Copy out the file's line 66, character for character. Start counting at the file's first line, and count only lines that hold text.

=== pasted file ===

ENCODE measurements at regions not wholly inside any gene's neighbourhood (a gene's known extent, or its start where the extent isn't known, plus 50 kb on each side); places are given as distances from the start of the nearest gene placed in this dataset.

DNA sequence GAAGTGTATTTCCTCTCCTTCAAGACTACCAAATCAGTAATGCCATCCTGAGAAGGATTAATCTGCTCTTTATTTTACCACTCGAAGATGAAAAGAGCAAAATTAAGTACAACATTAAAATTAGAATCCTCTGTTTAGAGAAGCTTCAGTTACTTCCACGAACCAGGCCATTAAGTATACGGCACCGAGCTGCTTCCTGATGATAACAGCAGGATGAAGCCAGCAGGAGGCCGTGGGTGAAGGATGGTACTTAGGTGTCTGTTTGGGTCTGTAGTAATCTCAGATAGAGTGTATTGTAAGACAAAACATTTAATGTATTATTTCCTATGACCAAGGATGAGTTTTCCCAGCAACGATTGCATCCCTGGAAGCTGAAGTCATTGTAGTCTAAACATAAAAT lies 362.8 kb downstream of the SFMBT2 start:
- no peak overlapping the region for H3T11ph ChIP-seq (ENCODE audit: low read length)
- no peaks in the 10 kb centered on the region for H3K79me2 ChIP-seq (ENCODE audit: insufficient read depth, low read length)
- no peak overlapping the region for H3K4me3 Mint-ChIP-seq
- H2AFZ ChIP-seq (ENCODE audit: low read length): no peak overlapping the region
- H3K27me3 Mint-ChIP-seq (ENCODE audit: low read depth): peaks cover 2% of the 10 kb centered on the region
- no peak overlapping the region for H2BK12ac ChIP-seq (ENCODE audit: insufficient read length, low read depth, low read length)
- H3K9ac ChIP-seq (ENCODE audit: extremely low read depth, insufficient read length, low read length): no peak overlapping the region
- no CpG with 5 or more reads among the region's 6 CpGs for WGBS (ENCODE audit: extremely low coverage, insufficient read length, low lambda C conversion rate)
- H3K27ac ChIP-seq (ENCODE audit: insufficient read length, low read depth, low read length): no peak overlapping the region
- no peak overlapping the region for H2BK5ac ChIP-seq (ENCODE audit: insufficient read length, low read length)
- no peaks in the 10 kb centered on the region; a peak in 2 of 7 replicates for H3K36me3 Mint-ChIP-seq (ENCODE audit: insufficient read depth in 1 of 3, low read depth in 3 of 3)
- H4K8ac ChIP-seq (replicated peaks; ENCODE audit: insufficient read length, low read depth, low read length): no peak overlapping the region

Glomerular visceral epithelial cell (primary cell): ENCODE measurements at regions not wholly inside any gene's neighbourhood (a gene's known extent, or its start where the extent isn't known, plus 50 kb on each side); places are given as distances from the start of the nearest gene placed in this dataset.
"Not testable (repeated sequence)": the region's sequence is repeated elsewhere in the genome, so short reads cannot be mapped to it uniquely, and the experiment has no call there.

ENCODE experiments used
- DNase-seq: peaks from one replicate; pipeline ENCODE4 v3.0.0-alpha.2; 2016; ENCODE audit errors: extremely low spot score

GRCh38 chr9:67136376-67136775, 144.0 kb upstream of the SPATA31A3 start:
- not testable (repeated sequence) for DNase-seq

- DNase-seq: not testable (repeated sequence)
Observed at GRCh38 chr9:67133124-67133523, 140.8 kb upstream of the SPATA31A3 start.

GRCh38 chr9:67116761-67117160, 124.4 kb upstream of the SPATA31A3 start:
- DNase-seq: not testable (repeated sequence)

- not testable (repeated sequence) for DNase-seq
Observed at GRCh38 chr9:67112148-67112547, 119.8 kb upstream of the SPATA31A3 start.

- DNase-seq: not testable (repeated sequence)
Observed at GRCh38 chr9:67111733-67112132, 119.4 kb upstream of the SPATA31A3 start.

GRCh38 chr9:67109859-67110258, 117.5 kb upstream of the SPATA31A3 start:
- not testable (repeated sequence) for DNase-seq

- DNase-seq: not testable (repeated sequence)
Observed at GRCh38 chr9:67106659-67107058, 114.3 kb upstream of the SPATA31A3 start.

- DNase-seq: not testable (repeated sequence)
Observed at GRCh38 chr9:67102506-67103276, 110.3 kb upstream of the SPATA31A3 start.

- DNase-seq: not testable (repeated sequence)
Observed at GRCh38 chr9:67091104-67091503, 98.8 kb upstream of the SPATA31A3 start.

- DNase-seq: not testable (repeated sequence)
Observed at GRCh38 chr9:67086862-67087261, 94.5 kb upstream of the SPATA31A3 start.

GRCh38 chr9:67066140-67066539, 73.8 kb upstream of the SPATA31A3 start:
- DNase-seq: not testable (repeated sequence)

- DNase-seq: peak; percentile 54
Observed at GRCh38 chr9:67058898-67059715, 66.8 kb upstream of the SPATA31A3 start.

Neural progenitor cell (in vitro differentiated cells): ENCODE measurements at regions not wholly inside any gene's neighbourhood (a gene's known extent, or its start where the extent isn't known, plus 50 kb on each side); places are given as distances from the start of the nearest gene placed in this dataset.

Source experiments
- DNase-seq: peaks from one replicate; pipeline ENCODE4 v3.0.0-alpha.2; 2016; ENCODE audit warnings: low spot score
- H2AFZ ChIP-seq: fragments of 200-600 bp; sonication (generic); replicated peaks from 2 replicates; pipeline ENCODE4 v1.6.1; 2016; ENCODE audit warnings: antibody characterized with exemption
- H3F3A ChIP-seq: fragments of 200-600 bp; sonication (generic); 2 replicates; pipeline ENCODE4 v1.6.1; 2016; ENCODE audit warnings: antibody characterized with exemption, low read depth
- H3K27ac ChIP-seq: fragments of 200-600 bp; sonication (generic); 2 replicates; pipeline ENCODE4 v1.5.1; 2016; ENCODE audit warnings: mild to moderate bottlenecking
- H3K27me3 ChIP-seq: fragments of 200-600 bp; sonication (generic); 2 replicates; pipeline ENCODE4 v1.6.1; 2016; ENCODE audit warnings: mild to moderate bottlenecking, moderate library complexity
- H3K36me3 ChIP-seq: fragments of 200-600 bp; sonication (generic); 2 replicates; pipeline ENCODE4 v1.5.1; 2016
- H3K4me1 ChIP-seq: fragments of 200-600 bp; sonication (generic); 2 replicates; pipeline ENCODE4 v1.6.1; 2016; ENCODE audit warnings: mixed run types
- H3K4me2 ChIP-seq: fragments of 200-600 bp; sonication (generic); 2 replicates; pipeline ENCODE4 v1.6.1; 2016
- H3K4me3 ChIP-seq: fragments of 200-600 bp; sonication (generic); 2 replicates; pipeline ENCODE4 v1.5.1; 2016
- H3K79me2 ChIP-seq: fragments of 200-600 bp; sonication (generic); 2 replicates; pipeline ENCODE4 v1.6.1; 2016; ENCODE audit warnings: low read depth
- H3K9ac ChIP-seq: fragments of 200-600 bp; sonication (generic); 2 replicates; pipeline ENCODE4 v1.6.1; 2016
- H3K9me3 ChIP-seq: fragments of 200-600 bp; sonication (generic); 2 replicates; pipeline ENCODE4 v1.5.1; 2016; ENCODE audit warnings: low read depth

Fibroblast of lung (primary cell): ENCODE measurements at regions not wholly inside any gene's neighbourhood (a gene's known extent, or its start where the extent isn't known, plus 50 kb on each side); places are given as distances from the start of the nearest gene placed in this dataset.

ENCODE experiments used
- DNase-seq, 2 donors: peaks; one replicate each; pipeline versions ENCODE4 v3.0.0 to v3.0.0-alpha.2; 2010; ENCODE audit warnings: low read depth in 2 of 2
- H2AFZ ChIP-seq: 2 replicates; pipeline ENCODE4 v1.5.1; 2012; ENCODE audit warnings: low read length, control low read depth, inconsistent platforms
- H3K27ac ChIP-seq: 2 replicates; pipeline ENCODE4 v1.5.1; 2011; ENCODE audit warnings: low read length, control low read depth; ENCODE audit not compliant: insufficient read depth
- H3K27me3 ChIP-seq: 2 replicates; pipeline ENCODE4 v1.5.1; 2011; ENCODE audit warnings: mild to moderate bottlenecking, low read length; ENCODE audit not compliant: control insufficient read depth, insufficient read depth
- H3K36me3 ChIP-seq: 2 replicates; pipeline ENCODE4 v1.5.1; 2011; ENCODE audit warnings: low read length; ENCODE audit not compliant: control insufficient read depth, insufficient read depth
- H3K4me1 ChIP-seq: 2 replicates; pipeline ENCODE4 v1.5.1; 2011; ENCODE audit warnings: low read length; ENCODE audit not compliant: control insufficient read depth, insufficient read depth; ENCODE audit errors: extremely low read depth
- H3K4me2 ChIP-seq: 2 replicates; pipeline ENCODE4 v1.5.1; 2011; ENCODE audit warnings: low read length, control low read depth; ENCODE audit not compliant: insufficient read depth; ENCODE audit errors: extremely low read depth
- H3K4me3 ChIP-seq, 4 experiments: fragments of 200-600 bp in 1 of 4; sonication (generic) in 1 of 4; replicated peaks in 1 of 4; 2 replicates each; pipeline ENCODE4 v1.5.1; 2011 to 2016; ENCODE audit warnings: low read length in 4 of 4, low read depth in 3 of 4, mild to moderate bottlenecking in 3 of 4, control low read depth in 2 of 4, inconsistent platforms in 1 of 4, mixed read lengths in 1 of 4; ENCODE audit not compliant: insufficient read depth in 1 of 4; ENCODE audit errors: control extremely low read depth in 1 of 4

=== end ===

- H3K4me3 ChIP-seq, 4 experiments: fragments of 200-600 bp in 1 of 4; sonication (generic) in 1 of 4; replicated peaks in 1 of 4; 2 replicates each; pipeline ENCODE4 v1.5.1; 2011 to 2016; ENCODE audit warnings: low read length in 4 of 4, low read depth in 3 of 4, mild to moderate bottlenecking in 3 of 4, control low read depth in 2 of 4, inconsistent platforms in 1 of 4, mixed read lengths in 1 of 4; ENCODE audit not compliant: insufficient read depth in 1 of 4; ENCODE audit errors: control extremely low read depth in 1 of 4